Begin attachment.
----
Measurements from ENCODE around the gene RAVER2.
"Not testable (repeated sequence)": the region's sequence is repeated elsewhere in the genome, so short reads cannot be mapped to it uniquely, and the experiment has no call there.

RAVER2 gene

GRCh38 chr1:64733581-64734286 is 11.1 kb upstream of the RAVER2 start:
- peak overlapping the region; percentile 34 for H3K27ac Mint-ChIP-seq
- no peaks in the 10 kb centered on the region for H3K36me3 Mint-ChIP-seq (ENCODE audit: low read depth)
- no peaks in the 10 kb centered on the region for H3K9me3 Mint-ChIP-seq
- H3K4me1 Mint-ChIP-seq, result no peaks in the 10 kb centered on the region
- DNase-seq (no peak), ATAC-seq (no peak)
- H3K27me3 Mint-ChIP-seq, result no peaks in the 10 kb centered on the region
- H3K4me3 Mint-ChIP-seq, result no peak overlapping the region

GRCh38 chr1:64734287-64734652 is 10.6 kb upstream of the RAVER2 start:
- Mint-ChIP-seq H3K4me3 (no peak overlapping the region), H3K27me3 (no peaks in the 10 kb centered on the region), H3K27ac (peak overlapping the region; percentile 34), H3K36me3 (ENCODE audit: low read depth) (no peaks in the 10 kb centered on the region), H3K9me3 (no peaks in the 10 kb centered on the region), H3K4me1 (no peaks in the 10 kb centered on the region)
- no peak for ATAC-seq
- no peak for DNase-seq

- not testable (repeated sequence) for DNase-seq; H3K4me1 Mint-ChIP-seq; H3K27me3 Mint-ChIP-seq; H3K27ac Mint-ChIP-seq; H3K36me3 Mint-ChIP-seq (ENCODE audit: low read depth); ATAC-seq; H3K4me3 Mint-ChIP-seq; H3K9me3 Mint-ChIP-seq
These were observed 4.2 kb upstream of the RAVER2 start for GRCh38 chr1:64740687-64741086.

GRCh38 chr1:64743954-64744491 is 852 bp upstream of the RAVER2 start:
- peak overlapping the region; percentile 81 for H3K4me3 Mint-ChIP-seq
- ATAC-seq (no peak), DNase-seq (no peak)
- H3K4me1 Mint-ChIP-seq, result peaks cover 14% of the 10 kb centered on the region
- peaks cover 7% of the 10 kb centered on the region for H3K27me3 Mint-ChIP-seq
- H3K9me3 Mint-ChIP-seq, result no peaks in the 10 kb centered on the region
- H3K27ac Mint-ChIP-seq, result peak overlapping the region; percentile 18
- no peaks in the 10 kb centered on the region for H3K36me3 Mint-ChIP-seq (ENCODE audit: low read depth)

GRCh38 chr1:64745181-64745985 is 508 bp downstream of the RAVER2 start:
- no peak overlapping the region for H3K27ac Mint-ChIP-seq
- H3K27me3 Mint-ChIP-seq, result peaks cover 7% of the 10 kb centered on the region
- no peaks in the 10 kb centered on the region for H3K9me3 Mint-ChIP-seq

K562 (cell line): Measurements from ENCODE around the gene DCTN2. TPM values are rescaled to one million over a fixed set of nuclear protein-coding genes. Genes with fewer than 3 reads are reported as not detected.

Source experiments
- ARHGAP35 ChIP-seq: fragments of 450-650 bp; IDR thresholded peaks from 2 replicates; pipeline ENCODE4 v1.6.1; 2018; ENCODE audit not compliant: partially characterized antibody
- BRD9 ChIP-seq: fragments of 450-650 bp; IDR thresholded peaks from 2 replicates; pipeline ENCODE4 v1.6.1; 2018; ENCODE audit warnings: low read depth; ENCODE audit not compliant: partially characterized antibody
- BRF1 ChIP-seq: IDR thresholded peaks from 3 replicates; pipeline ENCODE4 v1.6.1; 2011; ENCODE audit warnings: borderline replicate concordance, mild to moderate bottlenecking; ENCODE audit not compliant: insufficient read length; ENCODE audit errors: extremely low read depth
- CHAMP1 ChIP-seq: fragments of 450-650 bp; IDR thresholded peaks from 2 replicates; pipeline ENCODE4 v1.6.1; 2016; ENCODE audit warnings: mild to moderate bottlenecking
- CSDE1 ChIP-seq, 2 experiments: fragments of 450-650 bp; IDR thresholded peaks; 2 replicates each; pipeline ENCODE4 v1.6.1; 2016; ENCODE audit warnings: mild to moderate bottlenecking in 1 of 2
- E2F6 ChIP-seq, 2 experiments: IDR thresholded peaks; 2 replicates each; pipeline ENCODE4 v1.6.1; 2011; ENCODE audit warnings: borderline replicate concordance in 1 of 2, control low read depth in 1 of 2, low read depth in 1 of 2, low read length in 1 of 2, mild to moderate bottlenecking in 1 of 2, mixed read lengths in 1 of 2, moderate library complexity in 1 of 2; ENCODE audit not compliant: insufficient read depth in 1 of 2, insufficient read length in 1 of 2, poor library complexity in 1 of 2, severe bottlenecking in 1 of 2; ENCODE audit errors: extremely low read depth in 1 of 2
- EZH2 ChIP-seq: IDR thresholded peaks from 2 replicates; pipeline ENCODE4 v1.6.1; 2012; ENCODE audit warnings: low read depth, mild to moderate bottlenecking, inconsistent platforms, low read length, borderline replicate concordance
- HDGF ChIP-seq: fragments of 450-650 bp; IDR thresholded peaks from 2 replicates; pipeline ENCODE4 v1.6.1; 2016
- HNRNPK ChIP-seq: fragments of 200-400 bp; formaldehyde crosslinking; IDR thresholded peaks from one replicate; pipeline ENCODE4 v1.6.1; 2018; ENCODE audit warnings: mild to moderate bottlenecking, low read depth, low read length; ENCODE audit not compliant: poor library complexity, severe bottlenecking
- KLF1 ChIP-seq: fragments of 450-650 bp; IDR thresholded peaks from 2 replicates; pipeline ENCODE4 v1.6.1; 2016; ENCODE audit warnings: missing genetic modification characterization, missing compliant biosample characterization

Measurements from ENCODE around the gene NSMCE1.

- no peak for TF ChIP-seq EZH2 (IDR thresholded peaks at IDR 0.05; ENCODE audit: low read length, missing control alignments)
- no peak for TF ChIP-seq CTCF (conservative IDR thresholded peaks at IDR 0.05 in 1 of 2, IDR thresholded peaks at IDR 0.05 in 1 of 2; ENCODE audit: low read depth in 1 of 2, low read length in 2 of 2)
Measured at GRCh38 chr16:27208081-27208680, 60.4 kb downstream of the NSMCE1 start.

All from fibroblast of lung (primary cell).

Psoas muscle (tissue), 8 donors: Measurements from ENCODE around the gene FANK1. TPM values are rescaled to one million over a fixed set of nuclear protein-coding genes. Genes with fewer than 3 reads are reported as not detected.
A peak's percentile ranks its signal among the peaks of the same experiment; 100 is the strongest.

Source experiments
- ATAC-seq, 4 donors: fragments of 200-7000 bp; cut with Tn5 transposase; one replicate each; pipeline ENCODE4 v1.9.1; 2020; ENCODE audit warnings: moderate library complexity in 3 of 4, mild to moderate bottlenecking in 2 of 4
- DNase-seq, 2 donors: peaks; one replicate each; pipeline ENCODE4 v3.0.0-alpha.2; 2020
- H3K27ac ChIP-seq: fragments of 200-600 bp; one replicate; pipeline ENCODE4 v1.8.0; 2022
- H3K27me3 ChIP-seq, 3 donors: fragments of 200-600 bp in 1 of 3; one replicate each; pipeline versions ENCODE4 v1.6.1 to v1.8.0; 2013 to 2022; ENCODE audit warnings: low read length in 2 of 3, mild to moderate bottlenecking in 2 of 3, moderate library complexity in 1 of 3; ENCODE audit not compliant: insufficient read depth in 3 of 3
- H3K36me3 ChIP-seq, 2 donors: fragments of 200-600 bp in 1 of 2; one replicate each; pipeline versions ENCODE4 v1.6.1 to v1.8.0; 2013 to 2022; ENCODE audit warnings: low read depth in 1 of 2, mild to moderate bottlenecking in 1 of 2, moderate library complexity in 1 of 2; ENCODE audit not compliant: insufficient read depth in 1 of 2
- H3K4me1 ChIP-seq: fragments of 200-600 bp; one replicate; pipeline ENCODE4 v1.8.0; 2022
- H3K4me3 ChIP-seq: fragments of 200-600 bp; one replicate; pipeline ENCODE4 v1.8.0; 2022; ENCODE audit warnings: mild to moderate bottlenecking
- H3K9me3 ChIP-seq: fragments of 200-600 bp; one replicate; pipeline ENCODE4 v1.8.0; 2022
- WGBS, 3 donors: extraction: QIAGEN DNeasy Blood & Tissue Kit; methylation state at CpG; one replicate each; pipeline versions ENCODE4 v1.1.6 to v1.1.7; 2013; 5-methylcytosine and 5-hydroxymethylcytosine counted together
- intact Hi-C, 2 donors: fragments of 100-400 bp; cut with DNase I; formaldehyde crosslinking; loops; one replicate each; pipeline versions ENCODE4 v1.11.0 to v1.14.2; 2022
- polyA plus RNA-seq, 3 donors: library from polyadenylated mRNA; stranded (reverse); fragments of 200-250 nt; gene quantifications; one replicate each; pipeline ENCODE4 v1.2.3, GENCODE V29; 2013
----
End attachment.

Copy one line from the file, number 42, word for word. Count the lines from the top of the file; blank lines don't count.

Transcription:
Measurements from ENCODE around the gene NSMCE1.